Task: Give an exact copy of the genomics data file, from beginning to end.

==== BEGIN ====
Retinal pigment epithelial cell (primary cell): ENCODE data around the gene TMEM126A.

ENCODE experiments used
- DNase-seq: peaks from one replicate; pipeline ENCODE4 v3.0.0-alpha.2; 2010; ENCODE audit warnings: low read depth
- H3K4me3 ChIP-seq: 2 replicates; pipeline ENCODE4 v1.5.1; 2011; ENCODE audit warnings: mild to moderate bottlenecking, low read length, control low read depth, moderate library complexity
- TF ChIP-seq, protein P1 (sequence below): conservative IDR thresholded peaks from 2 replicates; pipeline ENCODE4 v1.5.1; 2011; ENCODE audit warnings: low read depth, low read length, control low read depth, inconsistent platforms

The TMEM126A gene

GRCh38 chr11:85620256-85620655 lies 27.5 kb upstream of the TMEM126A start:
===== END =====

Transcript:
Retinal pigment epithelial cell (primary cell): ENCODE data around the gene TMEM126A.

ENCODE experiments used
- DNase-seq: peaks from one replicate; pipeline ENCODE4 v3.0.0-alpha.2; 2010; ENCODE audit warnings: low read depth
- H3K4me3 ChIP-seq: 2 replicates; pipeline ENCODE4 v1.5.1; 2011; ENCODE audit warnings: mild to moderate bottlenecking, low read length, control low read depth, moderate library complexity
- TF ChIP-seq, protein P1 (sequence below): conservative IDR thresholded peaks from 2 replicates; pipeline ENCODE4 v1.5.1; 2011; ENCODE audit warnings: low read depth, low read length, control low read depth, inconsistent platforms

The TMEM126A gene

GRCh38 chr11:85620256-85620655 lies 27.5 kb upstream of the TMEM126A start: